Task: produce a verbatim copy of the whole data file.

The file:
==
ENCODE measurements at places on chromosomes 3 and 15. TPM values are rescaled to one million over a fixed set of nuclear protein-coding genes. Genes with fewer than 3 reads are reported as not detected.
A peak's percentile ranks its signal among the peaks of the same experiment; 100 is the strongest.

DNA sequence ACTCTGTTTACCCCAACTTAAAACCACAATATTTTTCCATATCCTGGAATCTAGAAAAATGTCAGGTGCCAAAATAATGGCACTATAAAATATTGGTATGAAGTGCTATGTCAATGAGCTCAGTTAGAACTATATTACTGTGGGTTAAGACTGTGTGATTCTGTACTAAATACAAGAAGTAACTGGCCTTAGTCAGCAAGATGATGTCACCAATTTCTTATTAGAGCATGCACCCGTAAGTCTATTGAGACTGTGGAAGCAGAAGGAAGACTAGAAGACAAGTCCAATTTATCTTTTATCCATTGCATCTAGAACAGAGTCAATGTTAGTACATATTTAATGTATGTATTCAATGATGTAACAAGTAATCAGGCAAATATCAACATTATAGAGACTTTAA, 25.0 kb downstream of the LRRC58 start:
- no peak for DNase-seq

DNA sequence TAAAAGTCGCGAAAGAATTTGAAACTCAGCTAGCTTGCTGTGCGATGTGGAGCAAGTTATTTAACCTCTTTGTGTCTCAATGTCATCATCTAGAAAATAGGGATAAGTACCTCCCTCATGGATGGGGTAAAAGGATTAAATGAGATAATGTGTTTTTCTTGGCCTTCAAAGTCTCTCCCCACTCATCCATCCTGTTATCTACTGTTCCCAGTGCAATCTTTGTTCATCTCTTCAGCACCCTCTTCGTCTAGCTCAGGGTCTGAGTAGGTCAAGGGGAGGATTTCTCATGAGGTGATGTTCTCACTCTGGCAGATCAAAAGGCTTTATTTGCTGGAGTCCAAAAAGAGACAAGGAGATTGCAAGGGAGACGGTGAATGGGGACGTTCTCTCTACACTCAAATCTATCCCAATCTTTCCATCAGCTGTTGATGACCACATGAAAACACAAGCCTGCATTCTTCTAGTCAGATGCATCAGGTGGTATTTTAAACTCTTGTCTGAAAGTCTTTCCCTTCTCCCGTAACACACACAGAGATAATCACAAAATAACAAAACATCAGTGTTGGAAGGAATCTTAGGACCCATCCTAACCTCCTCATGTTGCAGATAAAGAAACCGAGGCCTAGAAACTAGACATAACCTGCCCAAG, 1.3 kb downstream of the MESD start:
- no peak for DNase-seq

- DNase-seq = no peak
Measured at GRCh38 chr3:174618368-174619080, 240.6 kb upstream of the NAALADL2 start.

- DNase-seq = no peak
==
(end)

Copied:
ENCODE measurements at places on chromosomes 3 and 15. TPM values are rescaled to one million over a fixed set of nuclear protein-coding genes. Genes with fewer than 3 reads are reported as not detected.
A peak's percentile ranks its signal among the peaks of the same experiment; 100 is the strongest.

DNA sequence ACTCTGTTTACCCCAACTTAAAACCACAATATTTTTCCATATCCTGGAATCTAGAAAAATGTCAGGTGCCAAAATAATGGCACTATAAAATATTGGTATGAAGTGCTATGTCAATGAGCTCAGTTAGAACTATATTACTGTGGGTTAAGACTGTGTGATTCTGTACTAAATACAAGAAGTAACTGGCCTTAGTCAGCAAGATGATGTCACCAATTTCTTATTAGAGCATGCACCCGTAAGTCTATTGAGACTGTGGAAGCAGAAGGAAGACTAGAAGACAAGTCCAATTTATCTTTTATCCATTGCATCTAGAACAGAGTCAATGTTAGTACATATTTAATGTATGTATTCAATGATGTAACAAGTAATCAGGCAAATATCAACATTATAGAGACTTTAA, 25.0 kb downstream of the LRRC58 start:
- no peak for DNase-seq

DNA sequence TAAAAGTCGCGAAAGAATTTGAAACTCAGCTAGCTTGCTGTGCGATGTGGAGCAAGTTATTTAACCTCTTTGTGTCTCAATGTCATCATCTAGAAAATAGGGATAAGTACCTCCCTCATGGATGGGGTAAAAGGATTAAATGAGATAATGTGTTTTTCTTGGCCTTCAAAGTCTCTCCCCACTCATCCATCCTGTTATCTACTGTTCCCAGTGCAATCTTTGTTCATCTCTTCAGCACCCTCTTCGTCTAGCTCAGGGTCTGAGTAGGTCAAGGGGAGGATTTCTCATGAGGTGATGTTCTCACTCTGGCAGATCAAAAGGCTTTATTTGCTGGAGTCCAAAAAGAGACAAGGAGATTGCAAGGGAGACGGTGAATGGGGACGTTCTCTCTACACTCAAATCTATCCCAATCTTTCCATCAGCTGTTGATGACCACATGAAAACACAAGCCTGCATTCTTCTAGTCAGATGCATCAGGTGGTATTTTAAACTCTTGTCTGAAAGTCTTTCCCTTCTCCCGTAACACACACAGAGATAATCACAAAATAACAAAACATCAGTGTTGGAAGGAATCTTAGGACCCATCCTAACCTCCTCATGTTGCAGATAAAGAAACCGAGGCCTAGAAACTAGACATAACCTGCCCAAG, 1.3 kb downstream of the MESD start:
- no peak for DNase-seq

- DNase-seq = no peak
Measured at GRCh38 chr3:174618368-174619080, 240.6 kb upstream of the NAALADL2 start.

- DNase-seq = no peak